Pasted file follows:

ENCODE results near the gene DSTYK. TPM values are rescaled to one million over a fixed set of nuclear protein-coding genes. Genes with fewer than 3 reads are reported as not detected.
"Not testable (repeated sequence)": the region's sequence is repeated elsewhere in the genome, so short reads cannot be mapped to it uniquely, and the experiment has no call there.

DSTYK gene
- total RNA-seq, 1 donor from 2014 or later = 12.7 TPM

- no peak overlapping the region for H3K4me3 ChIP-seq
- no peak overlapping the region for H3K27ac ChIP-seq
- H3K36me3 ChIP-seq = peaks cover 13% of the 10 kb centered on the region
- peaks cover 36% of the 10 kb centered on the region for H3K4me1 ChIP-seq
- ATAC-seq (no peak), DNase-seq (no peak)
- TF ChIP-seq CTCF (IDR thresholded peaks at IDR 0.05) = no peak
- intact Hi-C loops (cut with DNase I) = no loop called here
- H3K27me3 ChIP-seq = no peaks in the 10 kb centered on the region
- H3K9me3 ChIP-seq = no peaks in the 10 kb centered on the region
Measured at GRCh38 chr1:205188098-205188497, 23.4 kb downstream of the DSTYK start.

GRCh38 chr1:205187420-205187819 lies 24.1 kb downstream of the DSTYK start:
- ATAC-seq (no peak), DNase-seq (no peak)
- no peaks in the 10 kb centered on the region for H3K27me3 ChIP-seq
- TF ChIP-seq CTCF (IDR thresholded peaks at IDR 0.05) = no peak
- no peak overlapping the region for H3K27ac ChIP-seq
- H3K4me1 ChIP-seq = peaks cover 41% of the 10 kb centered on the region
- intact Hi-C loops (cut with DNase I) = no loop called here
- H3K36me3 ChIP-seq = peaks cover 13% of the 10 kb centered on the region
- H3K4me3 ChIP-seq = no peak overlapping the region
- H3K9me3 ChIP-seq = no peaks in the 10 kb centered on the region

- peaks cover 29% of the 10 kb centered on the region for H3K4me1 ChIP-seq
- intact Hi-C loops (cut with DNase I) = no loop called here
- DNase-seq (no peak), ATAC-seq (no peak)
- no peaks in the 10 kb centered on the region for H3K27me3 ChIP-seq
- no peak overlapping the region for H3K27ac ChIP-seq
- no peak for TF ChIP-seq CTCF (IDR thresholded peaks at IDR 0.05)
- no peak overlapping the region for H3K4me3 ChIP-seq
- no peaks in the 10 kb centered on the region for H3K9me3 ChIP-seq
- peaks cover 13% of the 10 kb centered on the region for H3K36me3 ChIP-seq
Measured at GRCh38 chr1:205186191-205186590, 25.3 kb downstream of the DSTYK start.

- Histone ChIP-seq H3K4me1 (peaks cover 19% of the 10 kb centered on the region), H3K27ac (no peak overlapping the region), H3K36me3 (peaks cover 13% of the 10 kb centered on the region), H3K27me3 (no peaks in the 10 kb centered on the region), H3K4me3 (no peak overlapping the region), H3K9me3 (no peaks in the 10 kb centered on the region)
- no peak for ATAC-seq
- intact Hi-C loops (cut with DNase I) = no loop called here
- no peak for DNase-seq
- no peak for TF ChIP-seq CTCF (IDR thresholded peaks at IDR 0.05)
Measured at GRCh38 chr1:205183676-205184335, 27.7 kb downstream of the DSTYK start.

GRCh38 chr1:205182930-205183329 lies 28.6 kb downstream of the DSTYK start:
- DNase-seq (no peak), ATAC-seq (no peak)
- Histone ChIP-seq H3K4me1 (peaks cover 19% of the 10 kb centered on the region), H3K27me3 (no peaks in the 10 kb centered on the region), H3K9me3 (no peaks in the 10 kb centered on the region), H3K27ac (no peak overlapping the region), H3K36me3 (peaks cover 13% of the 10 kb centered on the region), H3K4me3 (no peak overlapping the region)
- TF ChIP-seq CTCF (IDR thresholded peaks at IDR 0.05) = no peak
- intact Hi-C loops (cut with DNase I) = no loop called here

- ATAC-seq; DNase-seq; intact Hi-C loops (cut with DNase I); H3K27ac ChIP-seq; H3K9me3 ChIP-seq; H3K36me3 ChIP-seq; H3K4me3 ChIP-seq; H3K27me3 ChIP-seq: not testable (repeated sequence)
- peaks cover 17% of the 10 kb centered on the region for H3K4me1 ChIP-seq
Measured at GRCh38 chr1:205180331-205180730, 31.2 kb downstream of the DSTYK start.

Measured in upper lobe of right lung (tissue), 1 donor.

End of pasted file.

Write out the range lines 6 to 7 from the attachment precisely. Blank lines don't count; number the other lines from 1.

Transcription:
- no peak overlapping the region for H3K27ac ChIP-seq
- H3K36me3 ChIP-seq = peaks cover 13% of the 10 kb centered on the region